Godel’s incompleteness theorem deals with “first order logic”, so it’s worth a post explaining what that is. In particular, we will distinguish it from zeroth order logic as well as from second and higher order logics.
What distinguishes these levels of logic from one another is what they’re allowed to quantify over. The two most common quantifiers are the symbols \(\forall\) which stands for “for all” and \(\exists\) which stands for “there exists”. One might use these quantifiers to make a statement like so:\[\forall x ((Prime(x) \land x > 2) \supset Odd(x))\]
which is a formal way of stating that all primes greater than 2 are odd. If I translated this formula into a sentence, it would read: “for all \(x\), if \(x\) is prime and \(x\) is greater than 2, then \(x\) is odd”. I’m assuming I’ve already defined the \(Prime\) and \(Odd\) properties elsewhere, but you get the idea.
When we quantify over variables (\(x\) in this case), we first need to specify the domain over which these variable can range. Maybe the domain of \(x\) is the natural numbers, maybe it’s the real numbers, or maybe it’s something altogether different like colors. I can quantify over colors. There exists a color \(x\) that I like more than red. QED.
Let’s say that we’ve specified the domain is the natural numbers, as Godel did.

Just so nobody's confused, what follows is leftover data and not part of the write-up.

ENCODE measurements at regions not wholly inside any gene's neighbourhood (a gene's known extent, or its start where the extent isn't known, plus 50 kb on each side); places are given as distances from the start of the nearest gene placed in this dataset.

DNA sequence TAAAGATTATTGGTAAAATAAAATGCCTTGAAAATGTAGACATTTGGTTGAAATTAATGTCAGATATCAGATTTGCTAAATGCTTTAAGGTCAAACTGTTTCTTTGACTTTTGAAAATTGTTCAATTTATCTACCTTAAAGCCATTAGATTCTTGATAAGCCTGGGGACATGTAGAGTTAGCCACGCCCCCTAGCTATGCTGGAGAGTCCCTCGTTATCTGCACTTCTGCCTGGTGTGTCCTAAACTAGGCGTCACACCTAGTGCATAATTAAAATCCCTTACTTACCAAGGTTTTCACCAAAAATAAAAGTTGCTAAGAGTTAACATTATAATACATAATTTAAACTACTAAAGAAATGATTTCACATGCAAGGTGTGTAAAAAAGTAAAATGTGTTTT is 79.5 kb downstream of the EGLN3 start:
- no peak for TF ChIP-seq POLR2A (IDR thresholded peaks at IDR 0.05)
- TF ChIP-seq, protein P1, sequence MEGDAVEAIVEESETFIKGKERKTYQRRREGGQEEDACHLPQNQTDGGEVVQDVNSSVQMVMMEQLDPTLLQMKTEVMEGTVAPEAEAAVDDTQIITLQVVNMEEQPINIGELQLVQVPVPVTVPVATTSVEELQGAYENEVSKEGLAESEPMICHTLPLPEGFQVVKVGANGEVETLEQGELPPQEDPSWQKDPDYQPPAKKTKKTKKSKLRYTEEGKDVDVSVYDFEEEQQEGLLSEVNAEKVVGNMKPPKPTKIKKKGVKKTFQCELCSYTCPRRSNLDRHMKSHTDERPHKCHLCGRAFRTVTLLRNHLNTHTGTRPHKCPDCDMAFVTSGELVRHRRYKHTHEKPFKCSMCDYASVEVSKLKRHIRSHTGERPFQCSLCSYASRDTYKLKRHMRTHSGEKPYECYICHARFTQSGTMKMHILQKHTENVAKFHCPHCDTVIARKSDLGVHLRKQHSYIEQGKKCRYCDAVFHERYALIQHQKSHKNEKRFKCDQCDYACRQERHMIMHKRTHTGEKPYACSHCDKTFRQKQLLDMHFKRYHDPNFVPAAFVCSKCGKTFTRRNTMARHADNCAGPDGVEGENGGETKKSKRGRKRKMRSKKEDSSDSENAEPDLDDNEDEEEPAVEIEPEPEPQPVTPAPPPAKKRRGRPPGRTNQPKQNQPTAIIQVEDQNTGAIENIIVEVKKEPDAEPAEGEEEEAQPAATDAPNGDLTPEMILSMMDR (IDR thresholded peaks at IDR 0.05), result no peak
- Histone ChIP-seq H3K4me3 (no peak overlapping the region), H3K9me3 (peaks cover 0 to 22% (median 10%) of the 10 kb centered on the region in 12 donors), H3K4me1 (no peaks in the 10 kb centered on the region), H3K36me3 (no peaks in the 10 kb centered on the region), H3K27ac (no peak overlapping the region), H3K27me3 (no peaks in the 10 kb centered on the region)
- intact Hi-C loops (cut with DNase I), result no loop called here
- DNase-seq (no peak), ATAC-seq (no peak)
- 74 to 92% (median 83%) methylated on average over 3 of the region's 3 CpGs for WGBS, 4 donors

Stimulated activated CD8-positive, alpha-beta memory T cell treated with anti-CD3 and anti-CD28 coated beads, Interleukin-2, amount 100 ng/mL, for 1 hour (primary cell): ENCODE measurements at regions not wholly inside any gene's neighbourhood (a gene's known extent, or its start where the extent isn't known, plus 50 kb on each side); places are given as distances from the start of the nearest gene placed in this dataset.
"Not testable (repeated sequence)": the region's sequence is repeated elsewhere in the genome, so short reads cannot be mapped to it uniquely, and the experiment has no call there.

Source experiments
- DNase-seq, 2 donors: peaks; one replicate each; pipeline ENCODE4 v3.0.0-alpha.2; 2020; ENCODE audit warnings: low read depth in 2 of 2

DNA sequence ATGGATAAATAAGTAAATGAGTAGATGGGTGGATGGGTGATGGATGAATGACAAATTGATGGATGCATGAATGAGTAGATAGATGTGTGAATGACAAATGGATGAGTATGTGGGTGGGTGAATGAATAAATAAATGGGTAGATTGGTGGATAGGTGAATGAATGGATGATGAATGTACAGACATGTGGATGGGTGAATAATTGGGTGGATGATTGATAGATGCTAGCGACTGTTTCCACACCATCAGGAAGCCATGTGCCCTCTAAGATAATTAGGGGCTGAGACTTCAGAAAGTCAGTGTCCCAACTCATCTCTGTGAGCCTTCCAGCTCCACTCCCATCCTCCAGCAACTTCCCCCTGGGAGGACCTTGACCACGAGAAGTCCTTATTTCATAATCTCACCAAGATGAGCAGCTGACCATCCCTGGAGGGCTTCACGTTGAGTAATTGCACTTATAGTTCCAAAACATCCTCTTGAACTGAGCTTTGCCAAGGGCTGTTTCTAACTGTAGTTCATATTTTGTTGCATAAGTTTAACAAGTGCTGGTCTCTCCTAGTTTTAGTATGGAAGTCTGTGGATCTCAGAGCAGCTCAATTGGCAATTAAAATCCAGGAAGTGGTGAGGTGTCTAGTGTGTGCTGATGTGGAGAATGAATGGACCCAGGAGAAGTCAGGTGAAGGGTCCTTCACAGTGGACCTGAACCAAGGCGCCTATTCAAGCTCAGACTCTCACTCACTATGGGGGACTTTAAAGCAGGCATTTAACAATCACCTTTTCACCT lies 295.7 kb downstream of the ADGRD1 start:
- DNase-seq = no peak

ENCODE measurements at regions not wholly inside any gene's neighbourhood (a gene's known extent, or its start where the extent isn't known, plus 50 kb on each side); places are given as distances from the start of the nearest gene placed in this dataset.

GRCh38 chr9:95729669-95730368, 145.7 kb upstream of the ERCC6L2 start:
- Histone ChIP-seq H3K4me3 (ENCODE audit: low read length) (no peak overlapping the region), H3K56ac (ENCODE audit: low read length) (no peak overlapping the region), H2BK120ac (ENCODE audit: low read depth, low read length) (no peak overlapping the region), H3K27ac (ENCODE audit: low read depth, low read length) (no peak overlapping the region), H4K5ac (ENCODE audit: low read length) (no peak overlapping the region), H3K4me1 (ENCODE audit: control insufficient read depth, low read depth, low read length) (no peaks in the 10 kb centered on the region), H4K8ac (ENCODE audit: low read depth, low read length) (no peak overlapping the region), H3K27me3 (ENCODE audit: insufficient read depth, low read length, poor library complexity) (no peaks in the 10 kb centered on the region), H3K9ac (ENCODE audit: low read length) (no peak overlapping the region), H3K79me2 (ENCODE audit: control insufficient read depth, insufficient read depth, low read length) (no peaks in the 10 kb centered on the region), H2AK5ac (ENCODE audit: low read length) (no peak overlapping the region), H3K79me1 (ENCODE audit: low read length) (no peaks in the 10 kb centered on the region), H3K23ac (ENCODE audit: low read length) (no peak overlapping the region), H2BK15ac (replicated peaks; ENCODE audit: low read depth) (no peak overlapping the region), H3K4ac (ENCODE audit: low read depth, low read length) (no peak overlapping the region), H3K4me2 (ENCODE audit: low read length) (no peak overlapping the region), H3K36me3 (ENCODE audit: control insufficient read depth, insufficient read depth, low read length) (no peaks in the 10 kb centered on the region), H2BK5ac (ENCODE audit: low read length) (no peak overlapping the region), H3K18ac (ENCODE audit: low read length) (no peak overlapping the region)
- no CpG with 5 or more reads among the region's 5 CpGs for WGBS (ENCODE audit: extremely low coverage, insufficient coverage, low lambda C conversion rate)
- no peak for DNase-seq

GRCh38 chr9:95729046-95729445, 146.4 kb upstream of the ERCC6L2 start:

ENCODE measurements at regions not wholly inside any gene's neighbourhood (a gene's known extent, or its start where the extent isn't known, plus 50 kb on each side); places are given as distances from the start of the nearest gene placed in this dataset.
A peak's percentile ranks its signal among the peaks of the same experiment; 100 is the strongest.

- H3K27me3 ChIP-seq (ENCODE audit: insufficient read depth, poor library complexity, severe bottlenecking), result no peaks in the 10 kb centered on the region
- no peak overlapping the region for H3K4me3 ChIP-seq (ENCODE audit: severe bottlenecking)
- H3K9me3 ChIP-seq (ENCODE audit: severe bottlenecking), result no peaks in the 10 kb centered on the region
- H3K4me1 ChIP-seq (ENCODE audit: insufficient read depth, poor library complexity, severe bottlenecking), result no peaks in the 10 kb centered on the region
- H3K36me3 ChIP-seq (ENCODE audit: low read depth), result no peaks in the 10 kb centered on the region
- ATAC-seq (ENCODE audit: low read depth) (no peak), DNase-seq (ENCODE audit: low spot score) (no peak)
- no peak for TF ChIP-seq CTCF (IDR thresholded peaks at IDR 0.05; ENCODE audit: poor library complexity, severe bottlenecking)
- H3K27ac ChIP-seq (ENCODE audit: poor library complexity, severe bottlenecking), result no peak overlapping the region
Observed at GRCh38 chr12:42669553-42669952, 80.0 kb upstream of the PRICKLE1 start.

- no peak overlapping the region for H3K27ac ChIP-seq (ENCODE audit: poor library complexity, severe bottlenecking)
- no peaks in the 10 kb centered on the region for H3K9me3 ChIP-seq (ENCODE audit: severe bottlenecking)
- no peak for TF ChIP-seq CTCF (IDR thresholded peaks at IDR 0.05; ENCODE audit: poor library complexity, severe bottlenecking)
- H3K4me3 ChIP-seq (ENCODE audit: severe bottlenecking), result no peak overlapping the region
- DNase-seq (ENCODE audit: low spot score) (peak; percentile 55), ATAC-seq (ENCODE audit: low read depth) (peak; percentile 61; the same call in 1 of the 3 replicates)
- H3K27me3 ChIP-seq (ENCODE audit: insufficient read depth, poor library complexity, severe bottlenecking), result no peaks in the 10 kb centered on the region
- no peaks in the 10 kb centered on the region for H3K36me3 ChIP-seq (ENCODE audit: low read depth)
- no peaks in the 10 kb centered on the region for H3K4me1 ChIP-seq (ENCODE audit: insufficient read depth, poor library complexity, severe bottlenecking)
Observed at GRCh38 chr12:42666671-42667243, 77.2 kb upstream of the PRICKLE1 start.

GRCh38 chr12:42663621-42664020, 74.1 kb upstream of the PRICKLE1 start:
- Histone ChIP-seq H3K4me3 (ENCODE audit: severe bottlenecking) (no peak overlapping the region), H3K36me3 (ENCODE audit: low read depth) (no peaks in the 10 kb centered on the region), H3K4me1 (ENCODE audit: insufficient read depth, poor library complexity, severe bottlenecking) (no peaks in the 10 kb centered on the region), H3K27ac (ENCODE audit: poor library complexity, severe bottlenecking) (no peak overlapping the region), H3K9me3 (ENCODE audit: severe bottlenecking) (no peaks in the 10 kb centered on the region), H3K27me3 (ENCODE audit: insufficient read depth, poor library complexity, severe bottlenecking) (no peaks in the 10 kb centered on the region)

Zeroth order logic is not allowed to quantify over the domain at all. By the way, propositional logic is another name for zeroth order logic.
First order logic is allowed to quantify over individuals of the domain (e.g. over natural numbers). The statement I made above about primes is a statement of first order logic in that \(x\) is to be interpreted as a natural number.
Second order logic is allowed to quantify over sets of the domain. Recall that a property of the natural numbers can be thought of as the set of numbers which have that property. So, the ability to quantify over sets gives one the ability to quantify over properties (or relations, more generally). Here is a statement that requires second order logic:\[\exists P. P(5) \land P(7)\]
In words, there exists a property \(P\) such that both \(5\) and \(7\) have the property \(P\). Maybe \(P\) is the property of being odd, or the property of being prime, or the property of being less than 10, … the list can go on.
Higher order logics: You can extend this pattern to higher order logics. Third order logic can quantify over sets of sets… and so on.